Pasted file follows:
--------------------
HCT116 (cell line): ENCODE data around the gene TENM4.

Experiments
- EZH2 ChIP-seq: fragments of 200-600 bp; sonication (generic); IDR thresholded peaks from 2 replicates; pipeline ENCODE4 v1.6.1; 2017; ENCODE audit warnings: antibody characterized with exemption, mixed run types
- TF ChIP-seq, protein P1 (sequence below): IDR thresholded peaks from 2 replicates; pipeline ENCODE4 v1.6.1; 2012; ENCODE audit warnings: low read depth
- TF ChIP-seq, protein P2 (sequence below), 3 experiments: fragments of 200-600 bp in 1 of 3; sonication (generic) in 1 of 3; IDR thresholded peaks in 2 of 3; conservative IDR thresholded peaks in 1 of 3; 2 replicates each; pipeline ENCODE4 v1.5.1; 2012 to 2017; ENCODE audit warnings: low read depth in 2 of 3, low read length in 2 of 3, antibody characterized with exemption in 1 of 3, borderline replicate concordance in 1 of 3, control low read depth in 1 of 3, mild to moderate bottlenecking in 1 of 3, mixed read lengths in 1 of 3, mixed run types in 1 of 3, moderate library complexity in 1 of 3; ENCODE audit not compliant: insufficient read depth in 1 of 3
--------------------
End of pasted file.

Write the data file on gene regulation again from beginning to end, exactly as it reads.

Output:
HCT116 (cell line): ENCODE data around the gene TENM4.

Experiments
- EZH2 ChIP-seq: fragments of 200-600 bp; sonication (generic); IDR thresholded peaks from 2 replicates; pipeline ENCODE4 v1.6.1; 2017; ENCODE audit warnings: antibody characterized with exemption, mixed run types
- TF ChIP-seq, protein P1 (sequence below): IDR thresholded peaks from 2 replicates; pipeline ENCODE4 v1.6.1; 2012; ENCODE audit warnings: low read depth
- TF ChIP-seq, protein P2 (sequence below), 3 experiments: fragments of 200-600 bp in 1 of 3; sonication (generic) in 1 of 3; IDR thresholded peaks in 2 of 3; conservative IDR thresholded peaks in 1 of 3; 2 replicates each; pipeline ENCODE4 v1.5.1; 2012 to 2017; ENCODE audit warnings: low read depth in 2 of 3, low read length in 2 of 3, antibody characterized with exemption in 1 of 3, borderline replicate concordance in 1 of 3, control low read depth in 1 of 3, mild to moderate bottlenecking in 1 of 3, mixed read lengths in 1 of 3, mixed run types in 1 of 3, moderate library complexity in 1 of 3; ENCODE audit not compliant: insufficient read depth in 1 of 3